Apr 4, 2012 8:41 PM by Matt Stafford
You've probably seen the specialty Colorado license plates on the road; it doesn't take long to spot a few of them.
"There's 119 different options presently," says Tony Anderson; manager for the El Paso County Department of Motor Vehicles office.
Along with the traditional green and white, they try to keep the specialty plates in stock at your local motor vehicle office.
Adding to the list; this year the Colorado Legislature is considering seven more specialized license plates. However, they've also passed a bill which could cut back on future requests. It says proposals must come with at least three-thousand signatures of people committed to buying the plates. It's just waiting on the governor's signature to become law.
The plates stretch from non-profits, to military designations, and to local colleges; but variety isn't always a benefit.
"It makes it a little more difficult to identify them quickly," says Sgt. Rob Kelley with CSPD's Specialized Enforcement Division, Motorcycle Unit.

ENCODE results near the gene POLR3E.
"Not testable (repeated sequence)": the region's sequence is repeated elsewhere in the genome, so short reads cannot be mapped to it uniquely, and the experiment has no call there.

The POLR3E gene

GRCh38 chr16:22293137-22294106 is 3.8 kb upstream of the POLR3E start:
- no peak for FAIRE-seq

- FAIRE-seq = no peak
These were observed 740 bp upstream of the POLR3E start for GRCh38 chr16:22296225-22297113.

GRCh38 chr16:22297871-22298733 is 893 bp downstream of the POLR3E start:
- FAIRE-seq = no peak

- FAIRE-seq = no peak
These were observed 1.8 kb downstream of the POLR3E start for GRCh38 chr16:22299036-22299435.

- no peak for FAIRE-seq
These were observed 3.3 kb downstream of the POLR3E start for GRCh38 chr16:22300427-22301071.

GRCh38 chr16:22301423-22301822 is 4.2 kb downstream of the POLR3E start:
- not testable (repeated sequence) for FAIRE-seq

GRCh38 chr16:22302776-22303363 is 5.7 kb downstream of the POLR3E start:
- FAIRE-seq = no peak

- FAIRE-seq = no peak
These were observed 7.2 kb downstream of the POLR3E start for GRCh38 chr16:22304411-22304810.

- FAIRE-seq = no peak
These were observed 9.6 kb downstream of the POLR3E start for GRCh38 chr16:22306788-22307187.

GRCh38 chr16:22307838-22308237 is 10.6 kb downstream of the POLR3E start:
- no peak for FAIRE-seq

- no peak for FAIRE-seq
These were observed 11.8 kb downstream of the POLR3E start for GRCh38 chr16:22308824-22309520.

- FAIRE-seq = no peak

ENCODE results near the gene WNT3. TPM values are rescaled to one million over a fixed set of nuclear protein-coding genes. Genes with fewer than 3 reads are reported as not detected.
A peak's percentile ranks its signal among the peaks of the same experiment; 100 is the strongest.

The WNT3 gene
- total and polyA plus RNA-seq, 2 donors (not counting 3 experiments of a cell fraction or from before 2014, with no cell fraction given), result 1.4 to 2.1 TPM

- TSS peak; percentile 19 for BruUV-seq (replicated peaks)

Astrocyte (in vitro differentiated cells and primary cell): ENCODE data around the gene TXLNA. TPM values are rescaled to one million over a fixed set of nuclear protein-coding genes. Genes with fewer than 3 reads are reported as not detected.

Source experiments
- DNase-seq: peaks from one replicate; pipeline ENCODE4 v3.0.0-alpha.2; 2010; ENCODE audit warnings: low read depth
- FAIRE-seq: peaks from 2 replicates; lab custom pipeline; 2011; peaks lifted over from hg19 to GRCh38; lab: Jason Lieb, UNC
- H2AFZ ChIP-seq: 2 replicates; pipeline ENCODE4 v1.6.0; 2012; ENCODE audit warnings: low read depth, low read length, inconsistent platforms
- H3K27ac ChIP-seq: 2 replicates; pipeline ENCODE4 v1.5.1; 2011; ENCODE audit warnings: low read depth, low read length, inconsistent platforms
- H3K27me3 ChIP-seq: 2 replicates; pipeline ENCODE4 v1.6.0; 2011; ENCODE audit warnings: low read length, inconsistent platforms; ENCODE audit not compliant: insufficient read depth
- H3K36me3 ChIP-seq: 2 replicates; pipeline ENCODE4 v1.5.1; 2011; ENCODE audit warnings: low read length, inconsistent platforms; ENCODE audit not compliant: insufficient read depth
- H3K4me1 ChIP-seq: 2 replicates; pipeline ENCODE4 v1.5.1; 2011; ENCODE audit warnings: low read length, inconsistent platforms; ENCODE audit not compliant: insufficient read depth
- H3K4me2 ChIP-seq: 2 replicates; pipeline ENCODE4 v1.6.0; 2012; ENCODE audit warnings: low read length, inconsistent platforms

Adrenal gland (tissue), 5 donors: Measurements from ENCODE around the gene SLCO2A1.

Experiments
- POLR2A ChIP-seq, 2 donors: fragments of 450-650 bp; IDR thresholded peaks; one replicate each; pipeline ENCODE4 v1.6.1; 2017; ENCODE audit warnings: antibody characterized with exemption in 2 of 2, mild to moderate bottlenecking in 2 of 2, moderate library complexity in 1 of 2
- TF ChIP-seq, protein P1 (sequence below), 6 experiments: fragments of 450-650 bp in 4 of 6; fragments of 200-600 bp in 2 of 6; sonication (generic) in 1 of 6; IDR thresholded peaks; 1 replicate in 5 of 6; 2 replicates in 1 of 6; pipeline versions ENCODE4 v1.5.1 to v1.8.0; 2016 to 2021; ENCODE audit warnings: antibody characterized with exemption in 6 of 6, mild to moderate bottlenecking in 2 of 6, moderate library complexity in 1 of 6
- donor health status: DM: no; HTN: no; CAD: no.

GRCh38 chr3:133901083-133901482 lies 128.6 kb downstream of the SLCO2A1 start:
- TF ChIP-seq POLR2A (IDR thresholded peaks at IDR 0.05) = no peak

For officers on patrol, the plates they want to catch up with are often moving fast.
"There are so many of them that we don't focus on the plate until we turn around," says Sgt. Kelley.
"At this distance I can't read those plates," Sgt. Kelley, looking at cars going by several yards away. "So, I'm not too concerned at what plate it is until I get around behind the vehicle, and then I'll come up and look at the license plate."
The variety also seems to be a little much for the El Paso County Motor Vehicle office.
"The Carbon Fund plate isn't as popular here in El Paso County; the Italian-American heritage hasn't been as well," says Anderson, but he also points out that the plates sell differently across the state.
State officials say eventually the goal is, instead of having the plates in stock, the state will print them off and send them out by request; hoping to cut down on inventory. However, they say the state offices are still at very early stages in that process.
Generally, the specialized plates cost $50 extra; with money going towards highway and licensing services funds. Some of the groups charge extra, with the money usually going to the group listed on the tag.